what are really retroactive pay cuts. I put the salary info in the comment since one guy here was collecting
data. BTW.. IBM expects a LOT in exchange for that salary. -ironman-
- Comment 03/07/07: Salary = 65K; Band Level = 7; Job Title = 1st Line Manage; Years Service
= 40; Message = $2200 performance bonus to be paid out next week. -Anonymous-
- Comment 03/08/07: Salary = $84k + bonus; Band Level = 8; Job Title = Advisory Software
Engineer; Years Service = 8; Hours/Week = 40; Div Name = Lenovo; Location = RTP; Message = recent raises
have barely kept pace with inflation -Anonymous-
- Comment 03/09/07: Salary = 9.50 hourly; Job Title = Security Officer; Years Service
= 1 and half years; Hours/Week = 40 hours weekly; Div Name = Allied-Barton; Location = Stamford, Ct.
Message = Are companies mandated to give raises after a year of employment? -Can u help me understand- Alliance
reply: There is no law that mandates a raise after a year. The only things that could come into
play are the company handbook and written policies or a union contract that stipulates a raise.
- PBC Comments
- Comment 03/05/07: Why "2 plus"? Isn't that absurd? Are we to think that 2+ is a half-step
above a 2? Quarter step? Looks like the intended perception is to be "almost like a 2", but
the employee impact is very different. -Anonymous-
- Comment 03/05/07: Prior Yr PBC = 2; This Yr PBC = 2; This Yr Bonus = 2190; Prior Yr
Bonus = 3450; Message = 50-60 hours a week for this pittance. -PO'd-
- Comment 03/05/07: Prior Yr PBC = 2+; This Yr PBC = 2; This Yr Bonus = 3.1%; Prior Yr
Bonus = 6%; Message = Lower rating despite putting in more effort than last year. Guess I'll go back
to doing less :-) -Abdullah
- Comment 03/06/07: Prior Yr PBC = 2; This Yr PBC = 2+; This Yr Bonus = 5.5%; Prior Yr
Bonus = 3%; Message = Salary has been significantly behind after 9 years with the company. No sign of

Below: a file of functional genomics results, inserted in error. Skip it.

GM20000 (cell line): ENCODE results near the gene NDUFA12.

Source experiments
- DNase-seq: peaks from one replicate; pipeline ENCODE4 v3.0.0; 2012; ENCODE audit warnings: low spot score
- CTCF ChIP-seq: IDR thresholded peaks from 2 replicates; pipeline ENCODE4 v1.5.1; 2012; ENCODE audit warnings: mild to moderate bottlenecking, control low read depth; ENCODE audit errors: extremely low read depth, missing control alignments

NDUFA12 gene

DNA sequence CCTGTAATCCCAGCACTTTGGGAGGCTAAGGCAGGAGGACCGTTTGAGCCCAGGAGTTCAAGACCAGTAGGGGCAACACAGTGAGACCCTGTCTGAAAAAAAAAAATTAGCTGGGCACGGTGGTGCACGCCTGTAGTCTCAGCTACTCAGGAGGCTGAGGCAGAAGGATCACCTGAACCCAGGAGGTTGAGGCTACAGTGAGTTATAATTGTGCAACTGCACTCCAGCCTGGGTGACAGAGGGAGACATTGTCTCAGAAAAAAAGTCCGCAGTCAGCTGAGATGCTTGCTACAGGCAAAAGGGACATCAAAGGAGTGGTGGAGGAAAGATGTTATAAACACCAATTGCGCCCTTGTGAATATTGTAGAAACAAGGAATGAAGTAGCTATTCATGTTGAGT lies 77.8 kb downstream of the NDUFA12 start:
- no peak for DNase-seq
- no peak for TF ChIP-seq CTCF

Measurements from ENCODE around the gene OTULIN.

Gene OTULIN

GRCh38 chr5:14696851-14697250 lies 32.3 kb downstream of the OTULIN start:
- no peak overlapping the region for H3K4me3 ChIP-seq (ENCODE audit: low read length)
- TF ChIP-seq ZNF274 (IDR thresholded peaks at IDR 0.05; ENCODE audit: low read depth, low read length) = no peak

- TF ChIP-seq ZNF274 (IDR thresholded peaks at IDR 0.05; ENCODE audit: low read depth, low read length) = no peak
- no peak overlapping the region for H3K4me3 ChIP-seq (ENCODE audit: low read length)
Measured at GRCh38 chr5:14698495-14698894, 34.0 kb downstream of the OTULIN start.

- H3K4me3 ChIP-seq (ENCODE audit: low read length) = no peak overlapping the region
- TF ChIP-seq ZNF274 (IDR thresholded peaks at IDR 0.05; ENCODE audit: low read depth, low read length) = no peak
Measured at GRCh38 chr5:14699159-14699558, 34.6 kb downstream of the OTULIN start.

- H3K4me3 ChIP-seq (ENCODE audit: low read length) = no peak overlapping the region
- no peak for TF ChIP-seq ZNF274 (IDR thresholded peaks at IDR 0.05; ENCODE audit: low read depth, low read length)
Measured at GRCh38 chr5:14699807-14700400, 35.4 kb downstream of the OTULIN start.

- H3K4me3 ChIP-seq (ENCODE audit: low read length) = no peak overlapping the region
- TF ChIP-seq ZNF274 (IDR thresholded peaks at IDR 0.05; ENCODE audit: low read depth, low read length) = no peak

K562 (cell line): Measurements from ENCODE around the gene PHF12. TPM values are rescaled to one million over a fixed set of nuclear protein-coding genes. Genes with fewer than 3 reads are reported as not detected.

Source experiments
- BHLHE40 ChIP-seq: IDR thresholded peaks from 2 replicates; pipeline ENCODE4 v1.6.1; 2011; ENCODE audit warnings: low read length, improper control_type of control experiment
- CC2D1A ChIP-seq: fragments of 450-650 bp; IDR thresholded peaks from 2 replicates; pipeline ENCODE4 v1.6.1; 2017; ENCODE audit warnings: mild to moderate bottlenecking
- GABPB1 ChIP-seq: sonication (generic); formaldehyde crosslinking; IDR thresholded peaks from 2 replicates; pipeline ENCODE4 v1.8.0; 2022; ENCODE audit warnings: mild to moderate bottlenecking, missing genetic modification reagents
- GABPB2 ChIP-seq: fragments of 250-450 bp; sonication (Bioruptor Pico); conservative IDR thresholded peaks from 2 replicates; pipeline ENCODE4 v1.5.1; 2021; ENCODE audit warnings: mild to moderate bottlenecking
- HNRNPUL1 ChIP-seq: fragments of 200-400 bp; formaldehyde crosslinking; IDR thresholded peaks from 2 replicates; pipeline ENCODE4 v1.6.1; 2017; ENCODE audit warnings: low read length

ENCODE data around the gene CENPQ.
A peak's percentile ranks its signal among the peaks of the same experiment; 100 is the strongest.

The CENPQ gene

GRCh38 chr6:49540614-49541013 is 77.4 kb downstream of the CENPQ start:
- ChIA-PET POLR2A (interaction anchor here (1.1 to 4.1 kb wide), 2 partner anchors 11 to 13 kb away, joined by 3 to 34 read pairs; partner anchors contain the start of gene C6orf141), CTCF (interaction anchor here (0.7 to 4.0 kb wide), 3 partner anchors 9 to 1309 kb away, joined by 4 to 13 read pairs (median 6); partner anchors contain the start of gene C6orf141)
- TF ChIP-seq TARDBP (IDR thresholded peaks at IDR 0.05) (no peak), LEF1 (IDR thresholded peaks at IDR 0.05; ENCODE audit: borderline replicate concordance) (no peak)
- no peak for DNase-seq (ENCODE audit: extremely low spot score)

improvement on the horizon.-Anonymous-
- Comment 03/06/07: Prior Yr PBC = 2+; This Yr PBC = 1; This Yr Bonus = 8%; Prior Yr Bonus
= 6%; Message = Worked my butt off to get a 1 and a whopping 2% higher bonus. The extra time I put in
to get the 1 isn't worth it. -Anonymous-
- Comment 03/06/07: My bonus was in the three percent range this year, and last year.
That's against the stated (or imaginary) twelve percent target for bands up to nine. And then, the target
is twenty-four percent for band ten. Yes, my business unit did meet their objectives for the year. I'll
look forward to reading about the executive bonus schedule, this time next year. I'm also interested
to see other posts here, with a higher bonus. Good news! -clearly not an executive-
- Comment 03/07/07: Prior Yr PBC = 2; This Yr PBC = 2; This Yr Bonus = 4.5%; Prior Yr
Bonus = 3%; Message = I try to work hard but no appreciation shown for years. Worked for a manager last
year from an acquisition. Impossible job and no appreciation. Bus unit met all their goals in 2006. Pitiful.
- Comment 03/07/07: Prior Yr PBC = 2+; This Yr PBC = 1; This Yr Bonus = 5.1%; Prior Yr
Bonus = 4.12%; Message = The pay-for-performance is a joke. Need I say more -whyamihere-
- Comment 03/07/07: Prior Yr PBC = 2; This Yr PBC = 2; This Yr Bonus = 3.3% Prior Yr
Bonus = 1.7 % Message = for PBC 1 5.7 % for PBC 2+ 3.9 % For PBC 2 3.3 % Big Joke -Anonymous-
- Comment 03/07/07: Prior Yr PBC = 2+; This Yr PBC = 2; This Yr Bonus = 2200; Prior Yr
Bonus = ?; Message = can't recall what last years PB was - think it was $3500. -Anonymous-
- Comment 03/09/07: Prior Yr PBC = 1; This Yr PBC = 1; This Yr Bonus = 4000; Prior Yr
Bonus = 4000; Message = As management puts it, another bad year. Worse than last year actually. -Anonymous-